What's My Next Step? (Mixing Question)

Mustachio

New member
I'm lost about what the next step is to mix my project.

I have some medium to large projects all done as far as arrangement goes. Mostly virtual instruments and some audio samples.

But, I paid no attention to gain staging or clipping during the creative stage, so I've got individual tracks clipping all over the place, not to mention the mains.

I've read and watched a lot of stuff on what to do regarding mixing and gain staging, but almost every tutorial starts of with what to do with already bounced audio stems. I can't find much info on what to do at my stage, when I've still got a bunch of virtual instrument tracks.

From what I've gathered, this is the point at which I bounce all tracks down to audio stems. Correct me if I'm wrong.

But, before I do that:

1: Do I make sure that no individual track exceeds -18db, -5db or -6db. I've got all of those numbers in my head.


2: Do I lower all my track faders to some number, or do I turn down the volumes within the virtual instruments? Note, if I'm supposed to lower the faders, I don't see how I do that, as I have a lot of volume automation on a lot of my tracks.
 

Storm

Member
What DAW are you using?

There's lots to digest here but I'll try to blindly help guide you. You do not want to lower the faders. You ideally want to adjust Gain or Input Level on the input of your channels because these are all Pre-Effects. If your DAW does not have Input Level or Gain Stage on each channel, then yes adjusting the volume on the instrument itself would be your starting point. I usually try to get a balanced sound around -7 to -10 on the strips leaving headroom for all of them to sum close to -2. But as long as its all within the digital domain this is a bit old school. 64 bit processing has allowed much more headroom internally before any clipping actually occurs. I know producers who redline lots of stuff in their DAW and as long as the output bus doesn't clip their tracks come out fine.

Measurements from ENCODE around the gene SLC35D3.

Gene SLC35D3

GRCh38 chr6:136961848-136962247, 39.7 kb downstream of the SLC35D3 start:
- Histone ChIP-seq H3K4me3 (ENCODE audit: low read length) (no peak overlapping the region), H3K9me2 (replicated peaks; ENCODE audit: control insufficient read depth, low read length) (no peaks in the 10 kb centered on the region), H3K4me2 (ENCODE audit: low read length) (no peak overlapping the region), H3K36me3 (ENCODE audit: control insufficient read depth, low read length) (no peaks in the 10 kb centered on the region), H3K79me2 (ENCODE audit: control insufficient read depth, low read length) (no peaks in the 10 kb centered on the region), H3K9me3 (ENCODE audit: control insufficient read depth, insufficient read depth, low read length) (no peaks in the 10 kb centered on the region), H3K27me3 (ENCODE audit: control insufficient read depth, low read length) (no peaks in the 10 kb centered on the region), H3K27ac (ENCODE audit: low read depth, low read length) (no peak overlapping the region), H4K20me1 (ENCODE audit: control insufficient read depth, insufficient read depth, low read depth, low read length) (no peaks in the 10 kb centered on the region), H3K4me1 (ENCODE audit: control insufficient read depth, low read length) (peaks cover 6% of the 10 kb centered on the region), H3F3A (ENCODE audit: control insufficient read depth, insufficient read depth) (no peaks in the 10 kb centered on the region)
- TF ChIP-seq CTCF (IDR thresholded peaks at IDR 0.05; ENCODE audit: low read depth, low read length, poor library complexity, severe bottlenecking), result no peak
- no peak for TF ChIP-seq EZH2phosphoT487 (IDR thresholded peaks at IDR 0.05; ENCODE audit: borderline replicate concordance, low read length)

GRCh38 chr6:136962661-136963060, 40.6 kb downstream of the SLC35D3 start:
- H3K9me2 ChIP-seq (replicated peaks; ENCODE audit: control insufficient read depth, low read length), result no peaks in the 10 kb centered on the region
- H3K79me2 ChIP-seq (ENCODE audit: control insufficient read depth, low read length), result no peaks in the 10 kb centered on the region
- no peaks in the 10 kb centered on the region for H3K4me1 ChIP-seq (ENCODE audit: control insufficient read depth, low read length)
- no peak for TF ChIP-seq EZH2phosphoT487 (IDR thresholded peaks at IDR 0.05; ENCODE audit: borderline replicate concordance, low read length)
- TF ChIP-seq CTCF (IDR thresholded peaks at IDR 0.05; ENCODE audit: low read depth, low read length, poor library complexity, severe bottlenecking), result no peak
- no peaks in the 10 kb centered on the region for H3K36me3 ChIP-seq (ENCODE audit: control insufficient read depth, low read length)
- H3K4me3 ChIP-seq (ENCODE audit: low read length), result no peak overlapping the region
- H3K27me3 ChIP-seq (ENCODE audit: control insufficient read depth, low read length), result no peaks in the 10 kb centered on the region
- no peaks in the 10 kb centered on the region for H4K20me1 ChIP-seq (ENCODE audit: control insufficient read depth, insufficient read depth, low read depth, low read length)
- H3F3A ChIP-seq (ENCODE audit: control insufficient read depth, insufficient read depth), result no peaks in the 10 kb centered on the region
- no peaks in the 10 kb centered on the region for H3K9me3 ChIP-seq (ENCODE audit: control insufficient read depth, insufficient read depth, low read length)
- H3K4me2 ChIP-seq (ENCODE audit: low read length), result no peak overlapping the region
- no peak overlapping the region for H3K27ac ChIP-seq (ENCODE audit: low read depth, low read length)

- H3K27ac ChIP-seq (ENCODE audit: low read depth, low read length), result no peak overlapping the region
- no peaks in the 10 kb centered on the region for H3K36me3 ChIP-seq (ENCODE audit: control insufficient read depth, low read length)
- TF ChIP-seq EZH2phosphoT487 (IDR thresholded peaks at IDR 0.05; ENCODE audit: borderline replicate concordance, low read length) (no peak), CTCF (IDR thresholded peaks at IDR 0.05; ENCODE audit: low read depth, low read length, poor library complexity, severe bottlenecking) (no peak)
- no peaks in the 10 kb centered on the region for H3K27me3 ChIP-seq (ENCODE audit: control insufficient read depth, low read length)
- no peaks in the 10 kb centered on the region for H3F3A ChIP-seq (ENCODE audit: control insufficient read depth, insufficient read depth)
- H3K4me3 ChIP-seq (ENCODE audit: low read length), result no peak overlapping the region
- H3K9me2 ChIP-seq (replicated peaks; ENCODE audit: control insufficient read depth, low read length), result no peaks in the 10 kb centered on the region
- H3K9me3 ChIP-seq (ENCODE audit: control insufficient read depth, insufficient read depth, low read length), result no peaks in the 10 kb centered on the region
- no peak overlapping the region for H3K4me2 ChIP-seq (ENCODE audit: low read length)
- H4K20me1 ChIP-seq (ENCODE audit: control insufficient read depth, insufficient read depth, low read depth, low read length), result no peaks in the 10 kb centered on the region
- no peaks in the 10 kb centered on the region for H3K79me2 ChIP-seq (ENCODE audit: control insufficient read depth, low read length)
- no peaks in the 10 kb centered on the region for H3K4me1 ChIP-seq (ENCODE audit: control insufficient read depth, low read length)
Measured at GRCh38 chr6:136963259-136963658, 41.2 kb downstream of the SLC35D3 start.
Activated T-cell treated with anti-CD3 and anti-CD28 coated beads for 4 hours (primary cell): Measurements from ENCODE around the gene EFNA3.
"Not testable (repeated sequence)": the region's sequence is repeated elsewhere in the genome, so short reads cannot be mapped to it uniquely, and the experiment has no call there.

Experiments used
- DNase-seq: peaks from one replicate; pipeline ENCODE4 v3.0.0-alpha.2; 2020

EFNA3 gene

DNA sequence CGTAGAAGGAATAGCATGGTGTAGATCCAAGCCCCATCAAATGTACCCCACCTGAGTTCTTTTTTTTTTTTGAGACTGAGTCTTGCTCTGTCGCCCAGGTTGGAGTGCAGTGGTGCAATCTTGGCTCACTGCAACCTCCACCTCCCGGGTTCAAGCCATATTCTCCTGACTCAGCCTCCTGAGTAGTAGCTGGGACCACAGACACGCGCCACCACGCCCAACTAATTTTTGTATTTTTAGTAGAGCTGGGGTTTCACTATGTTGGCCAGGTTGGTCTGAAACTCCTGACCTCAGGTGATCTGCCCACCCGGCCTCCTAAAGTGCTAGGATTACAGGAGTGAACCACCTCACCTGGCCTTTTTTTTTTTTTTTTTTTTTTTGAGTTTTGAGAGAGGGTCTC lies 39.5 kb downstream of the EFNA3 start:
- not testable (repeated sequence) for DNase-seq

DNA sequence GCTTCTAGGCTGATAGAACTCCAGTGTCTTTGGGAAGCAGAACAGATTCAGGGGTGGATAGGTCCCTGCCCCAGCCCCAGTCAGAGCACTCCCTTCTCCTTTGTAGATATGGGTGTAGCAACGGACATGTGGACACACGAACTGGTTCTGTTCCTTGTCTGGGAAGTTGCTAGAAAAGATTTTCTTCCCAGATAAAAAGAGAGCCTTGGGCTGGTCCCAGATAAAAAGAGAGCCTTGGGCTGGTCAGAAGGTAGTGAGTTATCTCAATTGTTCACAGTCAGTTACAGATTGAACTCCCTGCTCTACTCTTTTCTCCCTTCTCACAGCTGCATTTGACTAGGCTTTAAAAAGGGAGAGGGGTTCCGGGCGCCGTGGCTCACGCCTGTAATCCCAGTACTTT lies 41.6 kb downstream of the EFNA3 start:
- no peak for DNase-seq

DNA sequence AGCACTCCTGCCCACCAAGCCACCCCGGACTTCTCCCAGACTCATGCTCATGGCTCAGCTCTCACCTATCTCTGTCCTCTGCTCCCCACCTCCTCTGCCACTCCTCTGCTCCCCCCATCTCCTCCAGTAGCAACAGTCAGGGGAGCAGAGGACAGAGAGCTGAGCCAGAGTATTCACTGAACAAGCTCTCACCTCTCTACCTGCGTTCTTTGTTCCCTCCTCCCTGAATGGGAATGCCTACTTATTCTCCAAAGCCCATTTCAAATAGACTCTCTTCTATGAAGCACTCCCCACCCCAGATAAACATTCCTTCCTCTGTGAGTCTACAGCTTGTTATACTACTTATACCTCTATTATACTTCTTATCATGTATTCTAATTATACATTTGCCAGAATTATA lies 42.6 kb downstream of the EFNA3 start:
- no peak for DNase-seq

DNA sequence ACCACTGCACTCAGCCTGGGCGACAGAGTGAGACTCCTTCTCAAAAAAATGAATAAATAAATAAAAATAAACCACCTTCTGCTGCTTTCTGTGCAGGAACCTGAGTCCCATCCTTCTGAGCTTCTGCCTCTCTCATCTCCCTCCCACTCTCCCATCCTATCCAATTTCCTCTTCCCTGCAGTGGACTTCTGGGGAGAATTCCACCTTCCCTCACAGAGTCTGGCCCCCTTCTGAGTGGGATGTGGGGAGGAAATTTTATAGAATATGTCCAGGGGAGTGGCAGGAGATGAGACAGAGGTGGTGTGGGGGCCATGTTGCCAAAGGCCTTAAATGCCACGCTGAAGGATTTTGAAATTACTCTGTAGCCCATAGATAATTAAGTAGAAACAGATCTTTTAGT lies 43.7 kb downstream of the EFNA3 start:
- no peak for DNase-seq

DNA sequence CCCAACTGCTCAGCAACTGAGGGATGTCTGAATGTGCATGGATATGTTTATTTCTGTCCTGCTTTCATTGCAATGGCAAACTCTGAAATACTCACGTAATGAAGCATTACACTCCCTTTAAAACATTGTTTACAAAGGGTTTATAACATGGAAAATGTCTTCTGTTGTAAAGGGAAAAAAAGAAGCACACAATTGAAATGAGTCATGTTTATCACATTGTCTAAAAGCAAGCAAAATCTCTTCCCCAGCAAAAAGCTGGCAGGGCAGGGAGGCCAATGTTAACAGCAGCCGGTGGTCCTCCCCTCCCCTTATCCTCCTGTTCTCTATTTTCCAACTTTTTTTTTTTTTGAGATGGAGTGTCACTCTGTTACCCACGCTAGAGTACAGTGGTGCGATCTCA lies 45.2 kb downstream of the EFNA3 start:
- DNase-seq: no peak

Get everything balanced first with input level or gain on each track. Route everything to group busses, then mix and eq from there.

Let us know the DAW I'm sure some more specific users can help once we know.
 

Detroit Soul

New member
In the future, mix while you write. I typically start with the drums and remove 4 db from the fader, after I may or may not remove 3-4 db from the Ableton drum buss using a hard limit and the compressor to begin dialing in the drums. I'd personally mute all of the tracks and start with the drums, and build the song back up from the bottom, mixing while I go.
 

DRR

New member
What the others already said: your best approach from where you are is to reduce the gain at instrument level, or at the input level (in Cubase I use the 'pre' gain settings in the channel strip, and there'll be something similar in Ableton etc). At input level can be easier because you can dial in a -dB, whereas on the virtual instrument it's usually turning a dial.
My additional point though is that imo you shouldn't have too much volume automation in the stems before mixing because you're going to be adjusting the volumes as part of the mixing process. You might well find that at mixing you're trying to adjust some levels only to find that you're fighting against a stem that already has its own opinion.
I also agree with Storm that I wouldn't worry too much what the levels say if it sounds good - I've had stuff peaking way over the scales in gain and way under in EQ and it's turned out just fine.
 

Danny Yellow

New member
In the future, mix while you write. I typically start with the drums and remove 4 db from the fader, after I may or may not remove 3-4 db from the Ableton drum buss using a hard limit and the compressor to begin dialing in the drums. I'd personally mute all of the tracks and start with the drums, and build the song back up from the bottom, mixing while I go.

I actually don't mix when I write. I'm not the best producer, and when I mix and write at the same time, projects can get really messy and not thought through. Also I can spend quite some time on 'the best take', while it can be better for me to continue with the writing process.

At the moment I mostly write a song and it's structure, and record a demo of it. Just simple with a minimum of mixing, and with quite some mistakes. Then I think about changes I'd like to make about the structure or instrumentation, and then I make a new version and try not to make it a mess :)

Good to know: I record quite some live instruments, not really using that many loops or midi. The approach might be different when the music is more electronic.
 
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